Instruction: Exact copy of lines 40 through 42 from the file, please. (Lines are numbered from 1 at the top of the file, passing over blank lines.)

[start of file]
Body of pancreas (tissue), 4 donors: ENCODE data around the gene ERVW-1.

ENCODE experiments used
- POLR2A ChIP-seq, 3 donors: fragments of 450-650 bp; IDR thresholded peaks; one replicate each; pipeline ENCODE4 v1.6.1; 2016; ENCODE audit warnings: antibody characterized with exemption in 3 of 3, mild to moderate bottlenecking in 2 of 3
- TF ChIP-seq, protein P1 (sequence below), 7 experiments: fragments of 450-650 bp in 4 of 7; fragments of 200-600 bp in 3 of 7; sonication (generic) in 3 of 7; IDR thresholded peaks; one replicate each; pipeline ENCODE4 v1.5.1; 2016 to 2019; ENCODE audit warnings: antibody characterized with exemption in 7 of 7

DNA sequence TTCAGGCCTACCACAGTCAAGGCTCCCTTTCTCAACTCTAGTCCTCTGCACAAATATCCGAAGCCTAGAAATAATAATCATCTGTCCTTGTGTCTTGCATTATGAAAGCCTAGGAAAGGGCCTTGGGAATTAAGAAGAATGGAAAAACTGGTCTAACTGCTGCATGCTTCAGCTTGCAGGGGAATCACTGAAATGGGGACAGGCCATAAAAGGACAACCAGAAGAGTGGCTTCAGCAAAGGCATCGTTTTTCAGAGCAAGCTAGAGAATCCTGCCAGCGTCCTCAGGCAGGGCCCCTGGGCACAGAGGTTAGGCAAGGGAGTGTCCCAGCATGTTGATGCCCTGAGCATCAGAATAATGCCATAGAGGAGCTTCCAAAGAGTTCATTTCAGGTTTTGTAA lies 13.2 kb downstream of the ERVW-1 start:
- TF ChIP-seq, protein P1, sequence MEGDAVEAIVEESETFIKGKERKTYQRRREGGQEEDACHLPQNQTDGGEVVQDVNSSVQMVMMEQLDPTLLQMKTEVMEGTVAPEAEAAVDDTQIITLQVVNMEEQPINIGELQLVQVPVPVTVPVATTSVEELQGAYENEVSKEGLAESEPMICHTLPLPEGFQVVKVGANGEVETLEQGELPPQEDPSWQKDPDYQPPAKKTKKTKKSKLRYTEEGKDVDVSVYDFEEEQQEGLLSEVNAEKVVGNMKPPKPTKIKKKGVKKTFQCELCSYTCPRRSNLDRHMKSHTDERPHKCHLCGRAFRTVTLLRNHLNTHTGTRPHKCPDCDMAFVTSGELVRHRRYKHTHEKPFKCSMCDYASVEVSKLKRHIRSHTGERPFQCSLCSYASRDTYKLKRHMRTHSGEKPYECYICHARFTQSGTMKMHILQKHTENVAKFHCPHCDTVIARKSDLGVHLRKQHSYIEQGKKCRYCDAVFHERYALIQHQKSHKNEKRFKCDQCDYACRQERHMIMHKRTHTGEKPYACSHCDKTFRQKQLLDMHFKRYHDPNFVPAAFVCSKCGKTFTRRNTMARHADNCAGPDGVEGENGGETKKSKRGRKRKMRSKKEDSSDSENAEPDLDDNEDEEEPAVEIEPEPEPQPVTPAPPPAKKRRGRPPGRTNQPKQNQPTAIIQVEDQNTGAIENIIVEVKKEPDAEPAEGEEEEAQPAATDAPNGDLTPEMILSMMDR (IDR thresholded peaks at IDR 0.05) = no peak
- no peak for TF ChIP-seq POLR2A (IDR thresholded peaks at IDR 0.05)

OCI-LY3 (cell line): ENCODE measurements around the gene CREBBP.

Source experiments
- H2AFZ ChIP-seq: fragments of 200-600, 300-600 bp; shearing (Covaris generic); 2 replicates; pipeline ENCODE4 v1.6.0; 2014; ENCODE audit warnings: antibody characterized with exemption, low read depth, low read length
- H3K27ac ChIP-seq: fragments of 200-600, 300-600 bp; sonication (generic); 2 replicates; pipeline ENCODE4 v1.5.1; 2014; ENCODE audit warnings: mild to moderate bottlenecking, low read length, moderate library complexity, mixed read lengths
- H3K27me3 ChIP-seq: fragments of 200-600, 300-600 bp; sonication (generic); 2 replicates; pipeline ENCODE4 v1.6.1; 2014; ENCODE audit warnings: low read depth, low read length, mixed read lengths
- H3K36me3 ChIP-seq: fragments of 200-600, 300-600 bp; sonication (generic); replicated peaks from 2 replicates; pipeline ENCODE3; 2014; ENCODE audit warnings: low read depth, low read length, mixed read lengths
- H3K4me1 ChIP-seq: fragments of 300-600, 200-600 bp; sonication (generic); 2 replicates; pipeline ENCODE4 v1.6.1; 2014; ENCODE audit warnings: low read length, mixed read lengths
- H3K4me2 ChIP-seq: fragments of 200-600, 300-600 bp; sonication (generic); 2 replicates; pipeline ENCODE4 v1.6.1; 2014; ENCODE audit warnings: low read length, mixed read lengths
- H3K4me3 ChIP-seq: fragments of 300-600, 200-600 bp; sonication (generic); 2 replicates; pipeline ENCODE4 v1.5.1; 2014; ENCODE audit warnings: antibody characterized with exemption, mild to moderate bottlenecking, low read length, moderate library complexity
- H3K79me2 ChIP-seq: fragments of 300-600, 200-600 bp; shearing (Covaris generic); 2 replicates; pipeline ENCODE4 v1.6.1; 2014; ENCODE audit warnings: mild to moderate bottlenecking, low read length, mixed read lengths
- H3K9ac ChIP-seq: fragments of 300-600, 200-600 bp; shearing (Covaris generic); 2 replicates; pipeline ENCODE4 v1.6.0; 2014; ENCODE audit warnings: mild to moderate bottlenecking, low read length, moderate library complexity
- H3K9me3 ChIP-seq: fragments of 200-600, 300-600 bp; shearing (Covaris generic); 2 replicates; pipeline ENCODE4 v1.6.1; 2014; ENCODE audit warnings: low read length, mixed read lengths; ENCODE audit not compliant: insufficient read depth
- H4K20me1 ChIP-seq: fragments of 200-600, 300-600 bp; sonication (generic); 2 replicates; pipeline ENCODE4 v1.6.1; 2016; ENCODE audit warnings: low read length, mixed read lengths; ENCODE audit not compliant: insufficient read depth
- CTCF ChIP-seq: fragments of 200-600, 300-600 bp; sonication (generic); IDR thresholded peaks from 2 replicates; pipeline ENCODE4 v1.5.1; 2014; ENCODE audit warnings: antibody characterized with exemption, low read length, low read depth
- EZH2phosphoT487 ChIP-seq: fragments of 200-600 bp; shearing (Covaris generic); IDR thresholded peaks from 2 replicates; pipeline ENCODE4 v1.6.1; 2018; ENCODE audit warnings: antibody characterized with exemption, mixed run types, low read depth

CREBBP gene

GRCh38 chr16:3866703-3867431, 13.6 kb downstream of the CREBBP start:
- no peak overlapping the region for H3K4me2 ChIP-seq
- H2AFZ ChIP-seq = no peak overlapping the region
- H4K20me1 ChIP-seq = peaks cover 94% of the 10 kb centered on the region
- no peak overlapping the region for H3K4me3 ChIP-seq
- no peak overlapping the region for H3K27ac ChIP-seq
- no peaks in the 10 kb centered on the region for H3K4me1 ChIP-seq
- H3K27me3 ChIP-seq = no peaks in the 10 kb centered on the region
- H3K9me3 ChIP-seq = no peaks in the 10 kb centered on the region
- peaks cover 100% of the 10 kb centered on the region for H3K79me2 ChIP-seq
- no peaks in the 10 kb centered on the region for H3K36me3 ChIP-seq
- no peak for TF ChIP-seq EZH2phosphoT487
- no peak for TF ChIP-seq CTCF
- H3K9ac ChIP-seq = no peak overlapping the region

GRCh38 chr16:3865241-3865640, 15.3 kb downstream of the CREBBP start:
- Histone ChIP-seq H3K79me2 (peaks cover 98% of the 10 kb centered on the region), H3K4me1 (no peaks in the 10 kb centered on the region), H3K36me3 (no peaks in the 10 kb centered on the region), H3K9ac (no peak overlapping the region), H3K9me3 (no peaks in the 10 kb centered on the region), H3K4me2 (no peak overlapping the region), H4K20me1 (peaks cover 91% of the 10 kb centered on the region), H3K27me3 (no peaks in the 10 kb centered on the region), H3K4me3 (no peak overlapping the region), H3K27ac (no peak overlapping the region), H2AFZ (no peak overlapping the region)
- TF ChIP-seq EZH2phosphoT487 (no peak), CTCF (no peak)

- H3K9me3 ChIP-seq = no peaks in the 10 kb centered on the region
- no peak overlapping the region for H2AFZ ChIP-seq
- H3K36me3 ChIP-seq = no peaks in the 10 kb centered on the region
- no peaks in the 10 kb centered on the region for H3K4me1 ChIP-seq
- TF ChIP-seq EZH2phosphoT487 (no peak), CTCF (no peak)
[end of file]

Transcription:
- TF ChIP-seq EZH2phosphoT487 (no peak), CTCF (no peak)

- H3K9me3 ChIP-seq = no peaks in the 10 kb centered on the region
- no peak overlapping the region for H2AFZ ChIP-seq